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COA panels divided on attorney's fees under AWDA

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Nearly a month after an Indiana Court of Appeals panel ruled attorney's fees aren’t recoverable under the Adult Wrongful Death Act in a matter of first impression, another panel unanimously ruled they are recoverable.

A split court ruled July 20 in Jeffery H. McCabe, As Representative of the Estate of Jean Francis McCabe, Decedent v. Commissioner, Indiana Department of Insurance as Administrator of the Indiana Patient’s Compensation Fund, No. 49A02-0908-CV-728, that the “may include but are not limited to” language in the Adult Wrongful Death Act doesn’t allow for attorney’s fees. The majority ruled such a result would similarly “expand the circumscribed damages defined by the general assembly.” They relied on Butler v. Ind. Dept. of Ins., 904 N.E.2d 198 (Ind. 2009), which held this language in the AWDA doesn’t expand the class of such necessitated expenses nor direct the expansion of the circumscribed damages defined in the statute.

But Judges Melissa May, L. Mark Bailey, and Michael Barnes concluded otherwise today in Hematology-Oncology of Indiana, P.C. v. Hadley W. Fruits, Personal Rep. for the Estate of Elizabeth Ann Cadou, No. 49A05-0910-CV-556. The judges believed that Kuba v. Ristow Trucking Co., 508 N.E.2d 1, 2 (Ind. 1987), instructs that the “may include but are not limited to” language allows for other categories of compensatory damages, like attorney’s fees. The Kuba ruling took the view that although the legislature left open the statute to allow for other damages, these damages must be compensatory.

And attorney’s fees have been found to be in the nature of compensatory instead of punitive damages, wrote Judge May.

The judges also rejected Hematology-Oncology of Indiana’s argument that the attorney’s fee award violated the Medical Malpractice Act because the act limits the business’ liability to $250,000 and the combined award of damages and attorney’s fees would exceed that amount. The appellate court has previously ruled in Emergency Physicians of Indianapolis v. Pettit, 714 N.E.2d 1111, 1114 (Ind. Ct. App. 1999), that if they were to cap the fees based on the attorney’s fee award, then a party who engages in conduct that would warrant attorney’s fees could escape accountability for his conduct by alleging that the award would exceed the statutory limit.
 

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  1. Poor Judge Brown probably thought that by slavishly serving the godz of the age her violations of 18th century concepts like due process and the rule of law would be overlooked. Mayhaps she was merely a Judge ahead of her time?

  2. in a lawyer discipline case Judge Brown, now removed, was presiding over a hearing about a lawyer accused of the supposedly heinous ethical violation of saying the words "Illegal immigrant." (IN re Barker) http://www.in.gov/judiciary/files/order-discipline-2013-55S00-1008-DI-429.pdf .... I wonder if when we compare the egregious violations of due process by Judge Brown, to her chiding of another lawyer for politically incorrectness, if there are any conclusions to be drawn about what kind of person, what kind of judge, what kind of apparatchik, is busy implementing the agenda of political correctness and making off-limits legit advocacy about an adverse party in a suit whose illegal alien status is relevant? I am just asking the question, the reader can make own conclsuion. Oh wait-- did I use the wrong adjective-- let me rephrase that, um undocumented alien?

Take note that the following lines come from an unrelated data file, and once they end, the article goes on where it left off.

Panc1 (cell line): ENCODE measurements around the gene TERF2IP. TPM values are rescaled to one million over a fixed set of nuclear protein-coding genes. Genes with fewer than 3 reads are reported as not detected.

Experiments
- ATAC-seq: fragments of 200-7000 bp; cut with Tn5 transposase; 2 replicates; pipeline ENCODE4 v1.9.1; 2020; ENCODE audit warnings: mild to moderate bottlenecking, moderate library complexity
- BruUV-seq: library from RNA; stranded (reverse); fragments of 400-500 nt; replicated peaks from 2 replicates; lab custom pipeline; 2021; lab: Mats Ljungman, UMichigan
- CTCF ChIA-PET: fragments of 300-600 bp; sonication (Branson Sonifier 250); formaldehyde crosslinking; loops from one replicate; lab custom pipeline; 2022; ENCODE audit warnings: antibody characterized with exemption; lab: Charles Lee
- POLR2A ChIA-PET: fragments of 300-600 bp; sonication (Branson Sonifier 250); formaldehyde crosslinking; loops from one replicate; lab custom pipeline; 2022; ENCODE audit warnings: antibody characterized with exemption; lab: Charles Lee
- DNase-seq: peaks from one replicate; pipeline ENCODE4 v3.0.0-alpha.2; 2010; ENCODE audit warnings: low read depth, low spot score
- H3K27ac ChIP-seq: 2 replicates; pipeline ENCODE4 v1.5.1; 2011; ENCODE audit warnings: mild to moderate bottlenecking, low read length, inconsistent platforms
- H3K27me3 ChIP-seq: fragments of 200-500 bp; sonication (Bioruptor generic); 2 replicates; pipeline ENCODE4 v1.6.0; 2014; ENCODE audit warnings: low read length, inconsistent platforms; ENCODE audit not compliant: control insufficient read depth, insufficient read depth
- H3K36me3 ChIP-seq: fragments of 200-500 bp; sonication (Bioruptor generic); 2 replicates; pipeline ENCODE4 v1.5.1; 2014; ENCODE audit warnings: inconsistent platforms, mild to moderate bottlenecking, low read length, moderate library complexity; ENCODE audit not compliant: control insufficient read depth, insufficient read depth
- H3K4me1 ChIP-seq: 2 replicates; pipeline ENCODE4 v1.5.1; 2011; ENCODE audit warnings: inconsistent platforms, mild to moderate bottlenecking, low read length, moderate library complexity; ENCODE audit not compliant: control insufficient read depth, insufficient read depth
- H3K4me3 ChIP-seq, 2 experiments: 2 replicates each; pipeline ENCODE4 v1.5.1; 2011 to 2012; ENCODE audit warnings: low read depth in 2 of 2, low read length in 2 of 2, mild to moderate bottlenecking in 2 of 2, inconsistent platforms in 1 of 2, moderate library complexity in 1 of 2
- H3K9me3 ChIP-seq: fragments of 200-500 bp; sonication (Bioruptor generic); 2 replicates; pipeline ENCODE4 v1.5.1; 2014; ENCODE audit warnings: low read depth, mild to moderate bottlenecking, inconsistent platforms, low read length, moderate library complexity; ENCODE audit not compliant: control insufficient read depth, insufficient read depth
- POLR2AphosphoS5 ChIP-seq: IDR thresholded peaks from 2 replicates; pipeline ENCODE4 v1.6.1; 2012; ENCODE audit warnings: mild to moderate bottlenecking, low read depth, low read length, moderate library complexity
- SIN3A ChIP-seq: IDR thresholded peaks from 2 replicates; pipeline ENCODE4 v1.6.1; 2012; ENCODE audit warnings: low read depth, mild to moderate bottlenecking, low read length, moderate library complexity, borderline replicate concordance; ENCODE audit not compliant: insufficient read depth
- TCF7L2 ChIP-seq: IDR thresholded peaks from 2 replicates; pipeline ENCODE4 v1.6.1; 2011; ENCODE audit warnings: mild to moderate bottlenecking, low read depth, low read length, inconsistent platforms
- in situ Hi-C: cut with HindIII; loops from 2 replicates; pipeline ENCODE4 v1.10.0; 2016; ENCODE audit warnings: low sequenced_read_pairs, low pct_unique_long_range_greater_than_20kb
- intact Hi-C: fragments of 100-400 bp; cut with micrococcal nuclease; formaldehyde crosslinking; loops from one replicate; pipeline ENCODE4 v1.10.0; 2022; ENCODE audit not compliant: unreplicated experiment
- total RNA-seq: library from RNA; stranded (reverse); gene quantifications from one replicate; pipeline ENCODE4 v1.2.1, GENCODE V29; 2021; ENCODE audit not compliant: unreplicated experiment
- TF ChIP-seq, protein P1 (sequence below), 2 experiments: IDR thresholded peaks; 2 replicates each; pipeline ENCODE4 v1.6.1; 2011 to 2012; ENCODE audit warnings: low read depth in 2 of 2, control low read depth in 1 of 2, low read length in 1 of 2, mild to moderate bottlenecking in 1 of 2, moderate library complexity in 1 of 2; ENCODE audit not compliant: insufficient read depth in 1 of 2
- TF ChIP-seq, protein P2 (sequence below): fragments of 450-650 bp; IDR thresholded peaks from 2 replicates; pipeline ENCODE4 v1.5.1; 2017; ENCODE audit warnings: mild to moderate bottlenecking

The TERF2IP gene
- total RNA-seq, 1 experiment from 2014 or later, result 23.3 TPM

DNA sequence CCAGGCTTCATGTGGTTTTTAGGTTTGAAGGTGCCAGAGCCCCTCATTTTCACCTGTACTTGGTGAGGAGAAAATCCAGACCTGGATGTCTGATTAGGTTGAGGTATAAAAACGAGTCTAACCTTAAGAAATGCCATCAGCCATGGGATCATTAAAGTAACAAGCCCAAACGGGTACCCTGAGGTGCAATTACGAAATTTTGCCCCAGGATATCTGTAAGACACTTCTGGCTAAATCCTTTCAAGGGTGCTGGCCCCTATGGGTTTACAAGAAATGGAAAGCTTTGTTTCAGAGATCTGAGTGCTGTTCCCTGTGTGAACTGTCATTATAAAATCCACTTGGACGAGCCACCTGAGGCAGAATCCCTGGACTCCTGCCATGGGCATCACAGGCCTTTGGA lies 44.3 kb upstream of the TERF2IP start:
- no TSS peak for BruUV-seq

3. of course the bigger questions of whether or not the people want to pay for ANY bussing is off limits, due to the Supreme Court protecting the people from DEMOCRACY. Several decades hence from desegregation and bussing plans and we STILL need to be taking all this taxpayer money to combat mostly-imagined "discrimination" in the most obviously failed social program of the postwar period.

  4. You can put your photos anywhere you like... When someone steals it they know it doesn't belong to them. And, a man getting a divorce is automatically not a nice guy...? That's ridiculous. Since when is need of money a conflict of interest? That would mean that no one should have a job unless they are already financially solvent without a job... A photographer is also under no obligation to use a watermark (again, people know when a photo doesn't belong to them) or provide contact information. Hey, he didn't make it easy for me to pay him so I'll just take it! Well heck, might as well walk out of the grocery store with a cart full of food because the lines are too long and you don't find that convenient. "Only in Indiana." Oh, now you're passing judgement on an entire state... What state do you live in? I need to characterize everyone in your state as ignorant and opinionated. And the final bit of ignorance; assuming a photo anyone would want is lucky and then how much does your camera have to cost to make it a good photo, in your obviously relevant opinion?

  5. Seventh Circuit Court Judge Diane Wood has stated in “The Rule of Law in Times of Stress” (2003), “that neither laws nor the procedures used to create or implement them should be secret; and . . . the laws must not be arbitrary.” According to the American Bar Association, Wood’s quote drives home this point: The rule of law also requires that people can expect predictable results from the legal system; this is what Judge Wood implies when she says that “the laws must not be arbitrary.” Predictable results mean that people who act in the same way can expect the law to treat them in the same way. If similar actions do not produce similar legal outcomes, people cannot use the law to guide their actions, and a “rule of law” does not exist.

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